Gene Sapakoff is the oldest, fastest, hardest-hitting sports journalist in S.C. As columnist at The Post and Courier he covers Clemson, South Carolina and other interesting things. He likes food and has won the prestigious Judson Chapman Award 3 times.

AUGUSTA — It’s only been five months between Masters; Dustin Johnson remains 36.

What a difference.

Johnson walked, talked and practiced April 6 with a new Augusta National Golf Club glow. The same cowboy’s gait ambling a 6-4, 190-pound frame along the fairway, but a few more smiles. Way more at ease.

That almost/maybe guy?

So 2019.

The Columbia native and former Coastal Carolina golfer is the defending champion, unusually fresh off a Masters-record 20-under-par finish. Johnson in a 2020 version of a tradition truly unlike any other beat Cameron Smith and Sungjae Im by five shots in a showcase COVID-19 pushed to November.

Former perception: Johnson, 2016 U.S. Open winner or not, was likely to find a way to stumble at Augusta.

Adjusted reality: Don’t bet against D.J., a Las Vegas favorite this week, along with slammin’ Bryson DeChambeau and suddenly hot Jordan Spieth. But only one of those guys is ranked No. 1 and has a chance to become the first player since Tiger Woods (2001-2002) to win back-to-back Masters.

The hardest part of the shortest green jacket tenure?

Not many opportunities to wear the green jacket publicly, Johnson said, what with COVID restrictions and all.

But he’s stopping to smell the azaleas.

“I've won the Masters,” Johnson said, “so there’s no pressure on trying to win the golf tournament. But still, I want to go out and, I’m defending champ, so I want to go out and put myself in a position where I’ve got a chance to defend my title come the back nine on Sunday.” 


Dustin Johnson walks to the range at Augusta National Golf Club during practice for the Masters golf tournament on Monday. David J. Phillip/AP

Tribute to Art Whisnant

The D.J Show is the PGA Tour’s most lively family affair.

Austin Johnson, Dustin’s younger brother, is a College of Charleston graduate and former Charleston Southern basketball player who has been the Team Johnson caddie since late 2013.

They live near each other in Jupiter, Fla., and spend much of their non-tour time hanging out together.

Not all has been cheery since November; Art Whisnant, the Johnson brothers’ grandfather and a former star basketball player at South Carolina, died at 81 on March 17.

Whisnant’s grandsons estimate they hit thousands of golf balls into Lake Murray aside Whisnant’s house.

Art Whisnant

The late Art Whisnant, grandfather of defending Masters champion Dustin Johnson, played basketball at South Carolina and was named All-ACC three times from 1959-1962. University of South Carolina athletics photo

“He was always a big part of both of our lives just with sports,” Johnson said of Whisnant, who was named to the All-ACC team three times from 1959-1962. “He was a huge sports fan. Didn't matter what sport it was, he thought he knew how to play it. And he was good at it, that’s for sure, even with golf. Even though I don’t think he ever even hit a golf ball, he would still try to tell me how to play. That's just how he was.”

Grandpa Art, Johnson said, is “in a good place.”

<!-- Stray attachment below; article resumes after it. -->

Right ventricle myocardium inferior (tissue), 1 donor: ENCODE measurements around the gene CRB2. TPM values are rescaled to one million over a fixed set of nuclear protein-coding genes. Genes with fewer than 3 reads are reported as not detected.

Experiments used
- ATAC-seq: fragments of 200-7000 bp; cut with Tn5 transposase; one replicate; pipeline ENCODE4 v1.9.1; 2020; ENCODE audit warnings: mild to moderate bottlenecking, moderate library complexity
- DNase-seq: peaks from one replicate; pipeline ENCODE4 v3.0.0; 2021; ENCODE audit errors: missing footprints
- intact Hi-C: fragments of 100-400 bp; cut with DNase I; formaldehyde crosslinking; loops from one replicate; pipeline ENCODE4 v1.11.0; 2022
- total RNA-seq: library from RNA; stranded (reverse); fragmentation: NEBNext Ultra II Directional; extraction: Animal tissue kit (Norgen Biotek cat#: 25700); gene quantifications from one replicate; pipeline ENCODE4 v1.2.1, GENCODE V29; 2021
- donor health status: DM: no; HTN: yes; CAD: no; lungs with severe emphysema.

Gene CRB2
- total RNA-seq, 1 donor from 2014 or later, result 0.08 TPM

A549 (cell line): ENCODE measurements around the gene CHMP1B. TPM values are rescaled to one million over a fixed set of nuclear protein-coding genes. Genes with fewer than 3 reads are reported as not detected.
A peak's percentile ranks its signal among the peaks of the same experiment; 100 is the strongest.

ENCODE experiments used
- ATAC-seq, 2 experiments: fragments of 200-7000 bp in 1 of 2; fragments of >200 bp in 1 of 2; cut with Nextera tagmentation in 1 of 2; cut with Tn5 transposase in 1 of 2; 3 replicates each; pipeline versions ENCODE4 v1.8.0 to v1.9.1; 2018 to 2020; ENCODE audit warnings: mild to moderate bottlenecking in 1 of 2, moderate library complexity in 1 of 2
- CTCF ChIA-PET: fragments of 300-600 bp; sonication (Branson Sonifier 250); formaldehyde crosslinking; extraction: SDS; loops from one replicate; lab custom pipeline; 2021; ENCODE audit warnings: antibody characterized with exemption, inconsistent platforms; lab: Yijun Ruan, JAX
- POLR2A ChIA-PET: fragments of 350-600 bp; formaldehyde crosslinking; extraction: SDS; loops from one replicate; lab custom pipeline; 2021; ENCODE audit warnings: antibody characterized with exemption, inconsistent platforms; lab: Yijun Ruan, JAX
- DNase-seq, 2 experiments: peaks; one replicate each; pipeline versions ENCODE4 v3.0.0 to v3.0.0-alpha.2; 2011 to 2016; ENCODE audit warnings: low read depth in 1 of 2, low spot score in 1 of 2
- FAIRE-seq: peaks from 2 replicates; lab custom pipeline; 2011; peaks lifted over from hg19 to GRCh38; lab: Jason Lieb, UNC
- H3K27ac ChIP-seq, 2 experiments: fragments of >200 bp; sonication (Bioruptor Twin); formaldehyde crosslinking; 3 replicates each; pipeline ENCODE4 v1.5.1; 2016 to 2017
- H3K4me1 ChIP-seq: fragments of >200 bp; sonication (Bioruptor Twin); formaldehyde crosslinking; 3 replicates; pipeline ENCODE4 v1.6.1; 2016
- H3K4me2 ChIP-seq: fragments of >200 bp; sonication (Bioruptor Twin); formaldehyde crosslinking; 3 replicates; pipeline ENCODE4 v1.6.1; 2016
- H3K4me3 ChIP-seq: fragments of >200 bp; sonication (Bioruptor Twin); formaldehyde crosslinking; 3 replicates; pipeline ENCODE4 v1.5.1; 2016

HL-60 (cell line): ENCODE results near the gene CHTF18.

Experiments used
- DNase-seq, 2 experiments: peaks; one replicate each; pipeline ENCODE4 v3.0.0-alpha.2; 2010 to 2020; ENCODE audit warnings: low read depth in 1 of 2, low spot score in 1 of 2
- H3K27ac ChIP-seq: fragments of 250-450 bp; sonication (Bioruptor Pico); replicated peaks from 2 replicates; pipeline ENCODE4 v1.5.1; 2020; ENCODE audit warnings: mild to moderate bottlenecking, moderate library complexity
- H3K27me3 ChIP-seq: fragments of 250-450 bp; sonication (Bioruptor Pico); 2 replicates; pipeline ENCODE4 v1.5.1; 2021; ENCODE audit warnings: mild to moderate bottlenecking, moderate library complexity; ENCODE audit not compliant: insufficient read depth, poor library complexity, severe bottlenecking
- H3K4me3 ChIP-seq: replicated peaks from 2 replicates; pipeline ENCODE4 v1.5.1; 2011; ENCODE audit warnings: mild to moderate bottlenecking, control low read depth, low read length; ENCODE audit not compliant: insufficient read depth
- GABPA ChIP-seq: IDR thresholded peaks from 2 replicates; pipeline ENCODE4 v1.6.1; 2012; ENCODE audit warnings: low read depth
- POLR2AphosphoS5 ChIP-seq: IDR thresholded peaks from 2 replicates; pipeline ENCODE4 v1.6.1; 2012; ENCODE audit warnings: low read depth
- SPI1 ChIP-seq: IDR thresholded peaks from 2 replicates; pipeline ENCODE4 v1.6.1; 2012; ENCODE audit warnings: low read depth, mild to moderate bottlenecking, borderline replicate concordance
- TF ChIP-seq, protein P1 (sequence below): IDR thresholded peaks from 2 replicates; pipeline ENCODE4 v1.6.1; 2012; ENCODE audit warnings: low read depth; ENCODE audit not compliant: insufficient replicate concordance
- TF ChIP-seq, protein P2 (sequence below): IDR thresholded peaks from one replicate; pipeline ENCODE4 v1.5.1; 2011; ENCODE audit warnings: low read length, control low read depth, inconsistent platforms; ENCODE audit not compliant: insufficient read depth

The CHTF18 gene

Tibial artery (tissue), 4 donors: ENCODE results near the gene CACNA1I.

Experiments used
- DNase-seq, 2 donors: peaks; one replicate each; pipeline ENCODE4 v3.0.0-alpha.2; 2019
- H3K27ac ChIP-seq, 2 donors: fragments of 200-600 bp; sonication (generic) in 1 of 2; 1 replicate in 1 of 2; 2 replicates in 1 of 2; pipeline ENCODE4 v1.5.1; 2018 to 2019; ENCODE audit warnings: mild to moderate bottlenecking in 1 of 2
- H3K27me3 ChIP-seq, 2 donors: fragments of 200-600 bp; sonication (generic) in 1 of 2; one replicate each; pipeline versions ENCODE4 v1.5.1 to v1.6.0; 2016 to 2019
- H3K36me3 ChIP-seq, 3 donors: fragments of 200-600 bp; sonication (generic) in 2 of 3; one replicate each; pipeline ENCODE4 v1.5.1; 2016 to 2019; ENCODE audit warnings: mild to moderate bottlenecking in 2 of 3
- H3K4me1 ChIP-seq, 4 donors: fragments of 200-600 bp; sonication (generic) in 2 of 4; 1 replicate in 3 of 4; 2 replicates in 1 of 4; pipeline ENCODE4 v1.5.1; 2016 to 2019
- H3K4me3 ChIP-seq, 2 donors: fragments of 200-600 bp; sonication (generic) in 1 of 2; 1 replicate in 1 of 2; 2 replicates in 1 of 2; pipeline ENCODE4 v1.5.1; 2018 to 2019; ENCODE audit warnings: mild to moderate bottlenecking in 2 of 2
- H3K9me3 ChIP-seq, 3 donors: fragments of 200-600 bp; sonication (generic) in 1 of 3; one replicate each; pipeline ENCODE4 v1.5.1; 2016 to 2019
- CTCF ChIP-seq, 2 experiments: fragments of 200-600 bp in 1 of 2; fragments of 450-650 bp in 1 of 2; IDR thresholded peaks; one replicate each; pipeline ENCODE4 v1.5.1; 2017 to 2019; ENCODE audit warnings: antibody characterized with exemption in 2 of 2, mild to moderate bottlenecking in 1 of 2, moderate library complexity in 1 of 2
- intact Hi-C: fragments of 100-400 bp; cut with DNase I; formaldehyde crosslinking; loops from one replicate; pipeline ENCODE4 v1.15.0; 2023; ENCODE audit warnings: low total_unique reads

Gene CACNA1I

Surely, Whisnant is getting a kick out of Johnson’s Champions Dinner menu. It’s a Masters tradition that the defending champ “hosts” the other former champions and requests a signature Augusta National-prepared meal.

Chez D.J. is befitting of the only Masters champion born in South Carolina (Country Club of Charleston pro Henry Picard, the 1938 winner, was a Massachusetts native):

• Appetizers: Pigs in a blanket, lobster and corn fritters

• First course: House salad or Caesar salad

• Family-style sides: Mashed potatoes and spring vegetables

• Main course: Filet mignon and miso-marinated sea bass

• Dessert: Peach cobbler and apple pie with vanilla ice cream

Johnson knows food, folks. Asked in November to name his favorite thing about the Masters, he said, "The sandwiches."

Mmmm ...

Pimento cheese, egg salad, Masters club.

Johnson’s golf game, he insists, is in good shape, too.

“Maybe not quite as good of shape as it was in November but I feel like it’s coming together,” said Johnson, who has played five events since the Masters with one top 10 finish (tied for eighth at the Genesis Invitational). “I’m starting to hit a lot of the same shots and getting a lot more comfortable over the golf ball.”

Dustin Johnson Masters

Defending Masters champion Dustin Johnson warms up at the Augusta National Golf Club practice facility on Tuesday, April 6, 2021. Competitive round play for the 2021 Masters starts Thursday, April 8, 2021. Augusta National Golf Club photo

Green jackets vs. birthdays

Johnson won the Masters before very few patrons — Augusta’s autumn “crowds” included one guest per player, club members and a few of their friends, volunteers, course employees and a smattering of media. This time, there is “limited attendance,” which, judging by the patron scene during Tuesday’s practice round and manageable traffic on Washington Road, will be well off normal but more fun than November.

While Johnson is more of a private person than most PGA Tour players, he was warming up Tuesday to the reception from veteran Augusta National patrons getting their first chance to congratulate the 2020 champion.

Johnson is scheduled to tee off Thursday morning at 10:30 in a grouping with Lee Westwood and Tyler Strafaci, the U.S. Amateur champion who plays at Georgia Tech.

Five months ago, D.J., full of Augusta disappointment, hadn’t won a Masters.

Between birthdays, he has arranged for pigs in a blanket and sea bass and just might win a second green jacket.

Follow Gene Sapakoff on Twitter @sapakoff